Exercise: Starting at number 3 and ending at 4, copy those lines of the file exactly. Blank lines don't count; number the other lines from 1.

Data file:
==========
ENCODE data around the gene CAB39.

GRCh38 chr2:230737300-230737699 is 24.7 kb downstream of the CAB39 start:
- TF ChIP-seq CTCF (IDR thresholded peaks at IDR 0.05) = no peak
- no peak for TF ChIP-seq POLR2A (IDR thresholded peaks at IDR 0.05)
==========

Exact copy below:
- TF ChIP-seq CTCF (IDR thresholded peaks at IDR 0.05) = no peak
- no peak for TF ChIP-seq POLR2A (IDR thresholded peaks at IDR 0.05)